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Italy: Innovative edible fruit coatings
Innovative edible organic coatings made using agri-food production waste to maintain nutritional values unaltered for longer without affecting flavour. This new concept comes from the University of Pisa, where a research group coordinated by Professor Annamaria Ranieri conducted an experiment whose results were published in the Journal of Food Processing and Preservation and LWT – Food, Science and Technology.
Annamaria Ranieri teaches Agricultural chemistry and her research focuses on using natural edible biopolymers to maintain the nutritional qualities of fruit unaltered during storage.
Top: Uncoated (left) and coated (right) Fuji apple. Bottom: Uncoated (left) and coated (right) Sir Elyan tomato.
"As a scientific community, we are studying how to achieve virtuous and sustainable waste management. The objective is to supply produce with unaltered organoleptic qualities."
One of the two studies was conducted on Fuji apples. Researchers used gelatin as a coating, i.e. a collagen-based polymer obtained from the processing of connective tissue and largely used for capsules in the pharmaceutical industry. The second study focused instead on tomatoes, which were coated with chitosan, a polymer that derives from chitin, i.e. a substance found in the exoskeleton of shellfish and in fungal cell walls.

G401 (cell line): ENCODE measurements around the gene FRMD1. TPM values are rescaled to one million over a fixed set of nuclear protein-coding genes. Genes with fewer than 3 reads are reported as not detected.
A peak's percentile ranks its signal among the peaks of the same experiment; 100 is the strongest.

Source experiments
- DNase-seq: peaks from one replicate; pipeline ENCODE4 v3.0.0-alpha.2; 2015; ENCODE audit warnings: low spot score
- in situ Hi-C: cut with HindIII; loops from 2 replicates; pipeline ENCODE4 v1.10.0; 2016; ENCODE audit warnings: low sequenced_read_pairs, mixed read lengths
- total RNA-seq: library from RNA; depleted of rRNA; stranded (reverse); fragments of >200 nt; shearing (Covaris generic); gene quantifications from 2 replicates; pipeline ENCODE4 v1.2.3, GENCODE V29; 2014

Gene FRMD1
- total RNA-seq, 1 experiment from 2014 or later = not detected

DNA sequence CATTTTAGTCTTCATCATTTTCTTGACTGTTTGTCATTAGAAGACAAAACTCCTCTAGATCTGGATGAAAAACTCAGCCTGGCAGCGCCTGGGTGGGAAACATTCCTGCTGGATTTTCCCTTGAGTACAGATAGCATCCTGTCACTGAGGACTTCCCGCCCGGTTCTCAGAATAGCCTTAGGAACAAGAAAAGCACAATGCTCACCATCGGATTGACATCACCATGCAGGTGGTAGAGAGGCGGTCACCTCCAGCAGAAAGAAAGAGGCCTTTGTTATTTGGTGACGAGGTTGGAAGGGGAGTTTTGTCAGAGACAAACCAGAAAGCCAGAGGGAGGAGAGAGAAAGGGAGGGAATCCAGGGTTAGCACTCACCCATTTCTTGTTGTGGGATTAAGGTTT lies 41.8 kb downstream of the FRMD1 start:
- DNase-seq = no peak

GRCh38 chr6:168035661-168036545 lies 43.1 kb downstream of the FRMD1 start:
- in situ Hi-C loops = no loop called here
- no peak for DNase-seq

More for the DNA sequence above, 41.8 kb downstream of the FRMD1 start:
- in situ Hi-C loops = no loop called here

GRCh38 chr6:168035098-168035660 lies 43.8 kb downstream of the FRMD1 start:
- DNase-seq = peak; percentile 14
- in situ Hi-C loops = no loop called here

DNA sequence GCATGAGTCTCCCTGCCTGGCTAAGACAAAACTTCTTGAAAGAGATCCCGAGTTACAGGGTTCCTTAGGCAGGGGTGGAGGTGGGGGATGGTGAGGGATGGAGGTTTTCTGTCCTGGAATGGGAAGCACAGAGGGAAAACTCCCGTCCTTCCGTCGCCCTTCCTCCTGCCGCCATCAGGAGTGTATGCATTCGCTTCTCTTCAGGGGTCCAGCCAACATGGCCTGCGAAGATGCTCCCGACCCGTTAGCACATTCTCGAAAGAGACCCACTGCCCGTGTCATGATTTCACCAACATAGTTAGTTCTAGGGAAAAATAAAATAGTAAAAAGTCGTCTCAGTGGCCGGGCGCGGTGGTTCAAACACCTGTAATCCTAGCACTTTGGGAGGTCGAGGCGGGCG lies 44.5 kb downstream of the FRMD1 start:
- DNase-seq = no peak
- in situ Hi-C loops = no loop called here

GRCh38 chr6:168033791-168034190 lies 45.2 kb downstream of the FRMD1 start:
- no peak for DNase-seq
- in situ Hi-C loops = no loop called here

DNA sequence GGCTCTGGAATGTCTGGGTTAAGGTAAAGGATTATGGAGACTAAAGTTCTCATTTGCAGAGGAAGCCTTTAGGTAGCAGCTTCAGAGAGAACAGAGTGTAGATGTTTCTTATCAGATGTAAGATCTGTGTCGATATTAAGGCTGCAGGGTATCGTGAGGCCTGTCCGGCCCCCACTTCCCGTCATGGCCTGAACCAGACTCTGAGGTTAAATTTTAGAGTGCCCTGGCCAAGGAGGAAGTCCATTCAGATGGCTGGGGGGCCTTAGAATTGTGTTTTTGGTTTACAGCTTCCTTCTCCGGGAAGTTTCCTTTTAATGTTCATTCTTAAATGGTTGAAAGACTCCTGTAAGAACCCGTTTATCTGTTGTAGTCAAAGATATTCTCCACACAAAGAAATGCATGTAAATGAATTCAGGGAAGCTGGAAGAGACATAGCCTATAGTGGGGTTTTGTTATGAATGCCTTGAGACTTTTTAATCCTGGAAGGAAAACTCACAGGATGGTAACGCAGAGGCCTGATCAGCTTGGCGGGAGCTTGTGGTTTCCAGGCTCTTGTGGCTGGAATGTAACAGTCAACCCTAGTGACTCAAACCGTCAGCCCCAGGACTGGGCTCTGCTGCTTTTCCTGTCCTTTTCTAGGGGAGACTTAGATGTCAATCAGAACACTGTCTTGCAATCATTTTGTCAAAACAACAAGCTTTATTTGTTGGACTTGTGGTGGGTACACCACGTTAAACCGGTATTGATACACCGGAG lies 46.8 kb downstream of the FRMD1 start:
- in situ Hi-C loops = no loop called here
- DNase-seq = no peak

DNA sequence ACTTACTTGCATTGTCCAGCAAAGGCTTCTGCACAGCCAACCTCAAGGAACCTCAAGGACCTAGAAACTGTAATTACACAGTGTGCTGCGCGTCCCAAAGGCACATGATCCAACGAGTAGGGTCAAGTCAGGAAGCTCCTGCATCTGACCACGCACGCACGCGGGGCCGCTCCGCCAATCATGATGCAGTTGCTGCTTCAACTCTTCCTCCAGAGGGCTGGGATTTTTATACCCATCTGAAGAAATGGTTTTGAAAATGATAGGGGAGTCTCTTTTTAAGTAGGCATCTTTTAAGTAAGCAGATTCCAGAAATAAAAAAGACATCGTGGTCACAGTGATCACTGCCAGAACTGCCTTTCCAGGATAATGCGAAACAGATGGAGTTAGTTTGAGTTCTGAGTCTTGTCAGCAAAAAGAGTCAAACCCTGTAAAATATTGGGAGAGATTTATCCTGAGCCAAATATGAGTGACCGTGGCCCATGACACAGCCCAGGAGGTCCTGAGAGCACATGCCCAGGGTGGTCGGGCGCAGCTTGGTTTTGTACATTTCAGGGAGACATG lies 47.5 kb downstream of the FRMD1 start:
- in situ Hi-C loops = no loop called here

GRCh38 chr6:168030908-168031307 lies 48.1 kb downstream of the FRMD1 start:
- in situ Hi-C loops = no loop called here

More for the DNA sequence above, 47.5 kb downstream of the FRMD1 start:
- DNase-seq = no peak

"The two coatings can be removed simply by washing the fruit and they slowed down harvesting by three days, as testified by the delayed accumulation peak of important nutritional compounds such as carotenoids, phenolic acids and flavonoids."
"A prolonged shelf-life could contribute to reducing food waste in different parts of the chain from harvesting to consumption."
Publication date: 11/23/2017
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